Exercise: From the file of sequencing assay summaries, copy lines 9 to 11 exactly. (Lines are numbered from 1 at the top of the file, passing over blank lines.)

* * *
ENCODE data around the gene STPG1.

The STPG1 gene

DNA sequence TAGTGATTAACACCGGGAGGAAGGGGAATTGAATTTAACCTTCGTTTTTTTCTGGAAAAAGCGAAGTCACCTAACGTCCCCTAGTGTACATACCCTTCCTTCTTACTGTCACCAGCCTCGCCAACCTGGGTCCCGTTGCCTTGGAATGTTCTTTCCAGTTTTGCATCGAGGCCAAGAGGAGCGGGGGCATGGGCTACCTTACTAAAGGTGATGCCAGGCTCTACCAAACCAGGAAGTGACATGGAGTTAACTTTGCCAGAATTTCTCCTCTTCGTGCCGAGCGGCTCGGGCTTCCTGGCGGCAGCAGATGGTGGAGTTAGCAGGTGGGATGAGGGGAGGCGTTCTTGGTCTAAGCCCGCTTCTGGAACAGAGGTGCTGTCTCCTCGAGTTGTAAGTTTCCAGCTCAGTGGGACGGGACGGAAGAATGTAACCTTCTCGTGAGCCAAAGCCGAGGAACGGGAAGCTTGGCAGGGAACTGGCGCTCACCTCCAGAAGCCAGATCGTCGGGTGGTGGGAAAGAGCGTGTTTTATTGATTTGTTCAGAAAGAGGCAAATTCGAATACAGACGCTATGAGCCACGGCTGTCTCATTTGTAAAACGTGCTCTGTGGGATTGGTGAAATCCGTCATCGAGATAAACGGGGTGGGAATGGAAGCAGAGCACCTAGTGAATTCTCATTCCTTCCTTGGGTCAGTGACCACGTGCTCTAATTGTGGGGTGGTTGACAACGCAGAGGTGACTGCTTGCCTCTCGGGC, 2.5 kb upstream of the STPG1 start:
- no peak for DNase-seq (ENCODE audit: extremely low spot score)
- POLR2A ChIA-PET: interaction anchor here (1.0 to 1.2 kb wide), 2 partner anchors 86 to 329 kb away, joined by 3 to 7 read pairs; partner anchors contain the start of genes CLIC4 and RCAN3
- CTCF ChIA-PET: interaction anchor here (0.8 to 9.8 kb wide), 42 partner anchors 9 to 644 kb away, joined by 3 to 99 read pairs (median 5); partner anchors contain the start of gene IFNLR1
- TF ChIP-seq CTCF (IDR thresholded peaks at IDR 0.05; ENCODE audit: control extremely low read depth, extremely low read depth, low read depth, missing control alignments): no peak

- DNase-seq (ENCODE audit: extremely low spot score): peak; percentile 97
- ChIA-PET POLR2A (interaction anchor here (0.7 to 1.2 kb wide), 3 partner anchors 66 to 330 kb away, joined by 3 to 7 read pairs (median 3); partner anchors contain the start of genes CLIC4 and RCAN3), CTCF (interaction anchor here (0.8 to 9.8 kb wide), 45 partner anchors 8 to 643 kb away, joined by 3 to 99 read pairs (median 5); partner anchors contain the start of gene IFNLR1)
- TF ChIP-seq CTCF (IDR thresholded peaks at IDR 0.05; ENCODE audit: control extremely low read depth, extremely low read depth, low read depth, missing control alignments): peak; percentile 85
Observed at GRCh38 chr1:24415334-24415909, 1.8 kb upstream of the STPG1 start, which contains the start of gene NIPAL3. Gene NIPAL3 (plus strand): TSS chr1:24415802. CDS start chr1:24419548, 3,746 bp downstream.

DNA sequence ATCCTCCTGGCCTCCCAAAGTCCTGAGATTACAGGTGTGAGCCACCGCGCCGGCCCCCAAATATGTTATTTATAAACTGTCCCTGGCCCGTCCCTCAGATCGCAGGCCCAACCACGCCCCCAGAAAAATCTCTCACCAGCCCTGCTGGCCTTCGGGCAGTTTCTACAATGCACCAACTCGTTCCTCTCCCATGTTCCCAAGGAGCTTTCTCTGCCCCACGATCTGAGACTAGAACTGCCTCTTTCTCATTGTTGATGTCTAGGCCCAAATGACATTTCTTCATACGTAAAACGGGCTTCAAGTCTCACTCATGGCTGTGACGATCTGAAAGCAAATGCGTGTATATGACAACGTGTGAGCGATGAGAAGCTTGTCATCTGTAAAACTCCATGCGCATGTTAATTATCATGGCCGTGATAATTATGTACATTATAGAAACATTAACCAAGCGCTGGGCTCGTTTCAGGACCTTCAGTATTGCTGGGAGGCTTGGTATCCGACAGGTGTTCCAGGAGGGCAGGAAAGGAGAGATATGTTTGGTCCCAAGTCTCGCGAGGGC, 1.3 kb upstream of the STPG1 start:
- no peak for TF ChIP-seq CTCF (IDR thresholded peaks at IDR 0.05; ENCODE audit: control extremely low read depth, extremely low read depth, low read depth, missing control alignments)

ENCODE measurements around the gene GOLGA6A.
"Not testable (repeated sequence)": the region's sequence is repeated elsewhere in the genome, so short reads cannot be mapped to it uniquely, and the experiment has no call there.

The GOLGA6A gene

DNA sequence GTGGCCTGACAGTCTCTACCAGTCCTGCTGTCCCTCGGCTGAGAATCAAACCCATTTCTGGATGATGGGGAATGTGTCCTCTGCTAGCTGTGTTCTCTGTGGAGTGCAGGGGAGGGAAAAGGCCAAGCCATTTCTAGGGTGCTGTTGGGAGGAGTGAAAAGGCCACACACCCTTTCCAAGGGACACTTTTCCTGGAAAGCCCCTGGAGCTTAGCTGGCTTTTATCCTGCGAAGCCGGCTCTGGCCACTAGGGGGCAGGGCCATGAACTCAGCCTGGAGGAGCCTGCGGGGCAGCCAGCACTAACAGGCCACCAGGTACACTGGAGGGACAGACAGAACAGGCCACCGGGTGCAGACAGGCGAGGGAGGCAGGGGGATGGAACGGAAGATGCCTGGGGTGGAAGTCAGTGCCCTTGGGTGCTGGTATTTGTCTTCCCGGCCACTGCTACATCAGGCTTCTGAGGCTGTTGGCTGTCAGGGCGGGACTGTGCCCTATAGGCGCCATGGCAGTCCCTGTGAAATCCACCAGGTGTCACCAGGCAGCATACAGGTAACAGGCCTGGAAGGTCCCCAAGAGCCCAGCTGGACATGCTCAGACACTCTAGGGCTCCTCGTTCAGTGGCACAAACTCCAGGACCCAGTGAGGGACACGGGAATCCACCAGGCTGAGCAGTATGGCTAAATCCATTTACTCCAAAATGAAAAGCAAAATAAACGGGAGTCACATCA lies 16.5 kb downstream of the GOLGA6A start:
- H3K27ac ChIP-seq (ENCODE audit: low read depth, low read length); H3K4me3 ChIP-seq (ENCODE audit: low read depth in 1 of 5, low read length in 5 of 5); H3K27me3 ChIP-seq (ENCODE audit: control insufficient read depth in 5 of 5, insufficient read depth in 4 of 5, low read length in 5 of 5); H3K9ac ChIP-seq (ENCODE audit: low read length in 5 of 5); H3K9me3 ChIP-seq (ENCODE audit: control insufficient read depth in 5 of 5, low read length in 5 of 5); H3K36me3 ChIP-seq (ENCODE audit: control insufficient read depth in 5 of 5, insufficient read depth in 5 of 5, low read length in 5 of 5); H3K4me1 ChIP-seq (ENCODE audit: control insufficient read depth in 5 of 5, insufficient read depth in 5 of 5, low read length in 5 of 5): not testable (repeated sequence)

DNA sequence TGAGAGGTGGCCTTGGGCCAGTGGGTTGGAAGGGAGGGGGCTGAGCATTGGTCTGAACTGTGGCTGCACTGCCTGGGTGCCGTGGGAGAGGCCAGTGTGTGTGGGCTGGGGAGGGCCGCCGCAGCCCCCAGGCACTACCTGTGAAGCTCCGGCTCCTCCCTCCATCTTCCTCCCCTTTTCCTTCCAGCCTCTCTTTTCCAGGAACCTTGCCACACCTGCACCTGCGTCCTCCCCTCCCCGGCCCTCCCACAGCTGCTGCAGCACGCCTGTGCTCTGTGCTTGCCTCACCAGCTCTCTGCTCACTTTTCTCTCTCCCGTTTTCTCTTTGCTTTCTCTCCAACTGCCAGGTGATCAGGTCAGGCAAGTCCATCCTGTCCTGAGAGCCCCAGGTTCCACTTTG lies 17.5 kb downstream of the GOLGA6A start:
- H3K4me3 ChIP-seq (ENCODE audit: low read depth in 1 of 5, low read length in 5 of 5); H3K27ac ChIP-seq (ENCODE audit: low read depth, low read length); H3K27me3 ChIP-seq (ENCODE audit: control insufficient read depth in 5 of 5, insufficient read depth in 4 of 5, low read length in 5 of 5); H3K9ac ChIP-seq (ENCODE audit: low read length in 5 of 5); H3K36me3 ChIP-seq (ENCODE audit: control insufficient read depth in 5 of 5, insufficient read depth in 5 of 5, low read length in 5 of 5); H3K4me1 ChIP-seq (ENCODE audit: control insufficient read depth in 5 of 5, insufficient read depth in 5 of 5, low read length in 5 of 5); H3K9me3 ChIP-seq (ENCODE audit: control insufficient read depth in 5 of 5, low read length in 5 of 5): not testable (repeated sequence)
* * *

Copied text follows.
- ChIA-PET POLR2A (interaction anchor here (0.7 to 1.2 kb wide), 3 partner anchors 66 to 330 kb away, joined by 3 to 7 read pairs (median 3); partner anchors contain the start of genes CLIC4 and RCAN3), CTCF (interaction anchor here (0.8 to 9.8 kb wide), 45 partner anchors 8 to 643 kb away, joined by 3 to 99 read pairs (median 5); partner anchors contain the start of gene IFNLR1)
- TF ChIP-seq CTCF (IDR thresholded peaks at IDR 0.05; ENCODE audit: control extremely low read depth, extremely low read depth, low read depth, missing control alignments): peak; percentile 85
Observed at GRCh38 chr1:24415334-24415909, 1.8 kb upstream of the STPG1 start, which contains the start of gene NIPAL3. Gene NIPAL3 (plus strand): TSS chr1:24415802. CDS start chr1:24419548, 3,746 bp downstream.